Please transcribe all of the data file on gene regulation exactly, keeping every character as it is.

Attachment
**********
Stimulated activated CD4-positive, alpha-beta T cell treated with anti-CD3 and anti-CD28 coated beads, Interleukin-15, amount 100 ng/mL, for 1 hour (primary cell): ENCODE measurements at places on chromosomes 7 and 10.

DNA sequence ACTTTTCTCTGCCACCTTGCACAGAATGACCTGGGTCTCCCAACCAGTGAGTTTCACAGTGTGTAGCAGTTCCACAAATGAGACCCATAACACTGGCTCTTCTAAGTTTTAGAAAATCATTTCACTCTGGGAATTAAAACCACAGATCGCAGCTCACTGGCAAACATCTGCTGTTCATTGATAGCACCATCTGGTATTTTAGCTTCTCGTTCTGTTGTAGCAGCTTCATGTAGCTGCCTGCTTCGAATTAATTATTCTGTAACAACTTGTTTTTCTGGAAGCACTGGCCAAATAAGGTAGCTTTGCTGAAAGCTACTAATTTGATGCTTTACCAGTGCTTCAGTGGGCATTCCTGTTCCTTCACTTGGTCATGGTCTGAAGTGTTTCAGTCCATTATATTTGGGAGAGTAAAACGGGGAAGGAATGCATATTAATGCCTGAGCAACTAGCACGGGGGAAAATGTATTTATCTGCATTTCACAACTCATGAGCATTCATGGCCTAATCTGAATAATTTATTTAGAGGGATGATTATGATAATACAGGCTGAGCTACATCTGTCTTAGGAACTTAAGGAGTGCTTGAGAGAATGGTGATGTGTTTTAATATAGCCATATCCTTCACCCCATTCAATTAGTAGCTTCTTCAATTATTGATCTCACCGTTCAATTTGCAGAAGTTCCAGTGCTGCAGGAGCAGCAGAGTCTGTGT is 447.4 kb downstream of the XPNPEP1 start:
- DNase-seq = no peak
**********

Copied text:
Stimulated activated CD4-positive, alpha-beta T cell treated with anti-CD3 and anti-CD28 coated beads, Interleukin-15, amount 100 ng/mL, for 1 hour (primary cell): ENCODE measurements at places on chromosomes 7 and 10.

DNA sequence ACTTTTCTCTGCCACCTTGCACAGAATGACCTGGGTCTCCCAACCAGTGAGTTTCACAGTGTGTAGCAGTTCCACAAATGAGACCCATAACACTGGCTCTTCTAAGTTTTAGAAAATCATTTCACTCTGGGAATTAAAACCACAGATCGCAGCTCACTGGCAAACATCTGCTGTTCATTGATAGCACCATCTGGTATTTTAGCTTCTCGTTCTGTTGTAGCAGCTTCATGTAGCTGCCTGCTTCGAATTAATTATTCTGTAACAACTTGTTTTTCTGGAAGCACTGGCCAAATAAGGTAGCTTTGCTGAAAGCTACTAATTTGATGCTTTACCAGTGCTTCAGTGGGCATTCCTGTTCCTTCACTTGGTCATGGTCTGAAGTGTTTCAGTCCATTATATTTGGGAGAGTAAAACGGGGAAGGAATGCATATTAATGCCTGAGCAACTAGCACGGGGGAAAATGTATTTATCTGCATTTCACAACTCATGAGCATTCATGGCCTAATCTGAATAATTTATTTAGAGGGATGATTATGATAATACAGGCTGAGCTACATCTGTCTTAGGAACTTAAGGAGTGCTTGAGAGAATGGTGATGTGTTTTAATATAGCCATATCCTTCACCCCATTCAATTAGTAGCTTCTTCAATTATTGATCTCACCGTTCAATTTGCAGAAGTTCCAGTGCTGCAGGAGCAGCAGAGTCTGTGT is 447.4 kb downstream of the XPNPEP1 start:
- DNase-seq = no peak